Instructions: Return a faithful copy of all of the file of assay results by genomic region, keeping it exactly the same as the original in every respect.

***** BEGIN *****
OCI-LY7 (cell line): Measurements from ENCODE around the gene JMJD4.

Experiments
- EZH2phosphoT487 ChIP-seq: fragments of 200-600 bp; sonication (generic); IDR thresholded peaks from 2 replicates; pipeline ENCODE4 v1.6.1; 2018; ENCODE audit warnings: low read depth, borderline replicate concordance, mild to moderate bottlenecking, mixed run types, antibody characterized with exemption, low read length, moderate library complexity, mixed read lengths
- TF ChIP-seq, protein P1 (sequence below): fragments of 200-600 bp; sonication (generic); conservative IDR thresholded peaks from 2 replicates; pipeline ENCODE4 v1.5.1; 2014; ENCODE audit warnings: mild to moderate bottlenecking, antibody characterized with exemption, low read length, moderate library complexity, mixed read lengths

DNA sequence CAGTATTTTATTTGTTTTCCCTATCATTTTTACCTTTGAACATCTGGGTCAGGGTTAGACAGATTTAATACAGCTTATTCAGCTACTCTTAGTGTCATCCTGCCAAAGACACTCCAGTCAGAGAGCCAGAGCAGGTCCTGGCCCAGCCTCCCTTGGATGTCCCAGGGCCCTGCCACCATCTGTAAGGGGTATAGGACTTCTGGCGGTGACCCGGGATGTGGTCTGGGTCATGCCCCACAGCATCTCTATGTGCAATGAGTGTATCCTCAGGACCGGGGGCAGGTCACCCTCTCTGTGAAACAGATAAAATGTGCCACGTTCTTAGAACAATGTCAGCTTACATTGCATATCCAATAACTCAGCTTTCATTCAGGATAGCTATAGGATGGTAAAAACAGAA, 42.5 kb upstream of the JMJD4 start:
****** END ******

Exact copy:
OCI-LY7 (cell line): Measurements from ENCODE around the gene JMJD4.

Experiments
- EZH2phosphoT487 ChIP-seq: fragments of 200-600 bp; sonication (generic); IDR thresholded peaks from 2 replicates; pipeline ENCODE4 v1.6.1; 2018; ENCODE audit warnings: low read depth, borderline replicate concordance, mild to moderate bottlenecking, mixed run types, antibody characterized with exemption, low read length, moderate library complexity, mixed read lengths
- TF ChIP-seq, protein P1 (sequence below): fragments of 200-600 bp; sonication (generic); conservative IDR thresholded peaks from 2 replicates; pipeline ENCODE4 v1.5.1; 2014; ENCODE audit warnings: mild to moderate bottlenecking, antibody characterized with exemption, low read length, moderate library complexity, mixed read lengths

DNA sequence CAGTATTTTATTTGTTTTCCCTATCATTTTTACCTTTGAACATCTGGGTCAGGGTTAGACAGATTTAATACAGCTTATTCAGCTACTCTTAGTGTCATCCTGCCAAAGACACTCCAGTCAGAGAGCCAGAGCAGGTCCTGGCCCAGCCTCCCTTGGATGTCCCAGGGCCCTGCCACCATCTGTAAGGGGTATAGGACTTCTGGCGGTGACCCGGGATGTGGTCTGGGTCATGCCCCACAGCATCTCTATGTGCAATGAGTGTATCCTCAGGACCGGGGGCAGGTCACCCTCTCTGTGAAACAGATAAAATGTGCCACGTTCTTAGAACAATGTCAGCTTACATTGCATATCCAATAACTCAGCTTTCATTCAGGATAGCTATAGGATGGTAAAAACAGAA, 42.5 kb upstream of the JMJD4 start: